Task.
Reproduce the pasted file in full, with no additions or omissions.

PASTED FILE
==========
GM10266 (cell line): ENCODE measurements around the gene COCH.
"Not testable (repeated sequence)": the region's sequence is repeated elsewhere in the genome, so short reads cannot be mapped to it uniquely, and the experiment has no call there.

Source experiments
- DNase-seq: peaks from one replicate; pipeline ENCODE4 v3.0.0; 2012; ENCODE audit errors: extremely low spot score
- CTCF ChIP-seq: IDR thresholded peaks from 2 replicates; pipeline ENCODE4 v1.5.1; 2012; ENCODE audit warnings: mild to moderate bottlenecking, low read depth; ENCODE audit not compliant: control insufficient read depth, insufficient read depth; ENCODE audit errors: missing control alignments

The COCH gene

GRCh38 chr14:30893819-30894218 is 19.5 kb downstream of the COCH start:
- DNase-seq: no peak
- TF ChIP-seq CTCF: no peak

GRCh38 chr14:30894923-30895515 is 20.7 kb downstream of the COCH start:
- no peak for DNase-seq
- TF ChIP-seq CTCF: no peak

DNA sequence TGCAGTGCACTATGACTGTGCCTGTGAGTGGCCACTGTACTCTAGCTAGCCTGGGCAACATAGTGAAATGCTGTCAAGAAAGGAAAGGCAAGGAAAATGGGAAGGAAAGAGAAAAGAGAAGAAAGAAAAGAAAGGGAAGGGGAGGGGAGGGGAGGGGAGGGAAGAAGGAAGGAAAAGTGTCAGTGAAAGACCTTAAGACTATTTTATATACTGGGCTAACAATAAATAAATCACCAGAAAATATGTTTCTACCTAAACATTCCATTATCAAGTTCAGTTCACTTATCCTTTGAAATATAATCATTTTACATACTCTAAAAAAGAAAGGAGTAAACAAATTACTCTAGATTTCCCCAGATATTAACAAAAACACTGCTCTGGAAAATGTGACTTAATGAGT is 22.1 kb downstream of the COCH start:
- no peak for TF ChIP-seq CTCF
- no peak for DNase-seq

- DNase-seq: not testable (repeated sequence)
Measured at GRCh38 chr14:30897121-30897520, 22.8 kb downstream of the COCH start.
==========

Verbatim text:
GM10266 (cell line): ENCODE measurements around the gene COCH.
"Not testable (repeated sequence)": the region's sequence is repeated elsewhere in the genome, so short reads cannot be mapped to it uniquely, and the experiment has no call there.

Source experiments
- DNase-seq: peaks from one replicate; pipeline ENCODE4 v3.0.0; 2012; ENCODE audit errors: extremely low spot score
- CTCF ChIP-seq: IDR thresholded peaks from 2 replicates; pipeline ENCODE4 v1.5.1; 2012; ENCODE audit warnings: mild to moderate bottlenecking, low read depth; ENCODE audit not compliant: control insufficient read depth, insufficient read depth; ENCODE audit errors: missing control alignments

The COCH gene

GRCh38 chr14:30893819-30894218 is 19.5 kb downstream of the COCH start:
- DNase-seq: no peak
- TF ChIP-seq CTCF: no peak

GRCh38 chr14:30894923-30895515 is 20.7 kb downstream of the COCH start:
- no peak for DNase-seq
- TF ChIP-seq CTCF: no peak

DNA sequence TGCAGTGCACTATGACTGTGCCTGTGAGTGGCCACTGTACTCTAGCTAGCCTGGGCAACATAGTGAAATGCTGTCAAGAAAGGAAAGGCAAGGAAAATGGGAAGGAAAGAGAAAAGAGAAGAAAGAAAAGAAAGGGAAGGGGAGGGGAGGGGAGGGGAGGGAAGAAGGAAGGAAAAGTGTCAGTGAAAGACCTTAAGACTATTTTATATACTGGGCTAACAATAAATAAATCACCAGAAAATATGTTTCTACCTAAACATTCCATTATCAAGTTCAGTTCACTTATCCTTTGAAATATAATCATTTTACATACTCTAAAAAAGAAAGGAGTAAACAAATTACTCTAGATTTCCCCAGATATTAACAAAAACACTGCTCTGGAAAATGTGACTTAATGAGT is 22.1 kb downstream of the COCH start:
- no peak for TF ChIP-seq CTCF
- no peak for DNase-seq

- DNase-seq: not testable (repeated sequence)
Measured at GRCh38 chr14:30897121-30897520, 22.8 kb downstream of the COCH start.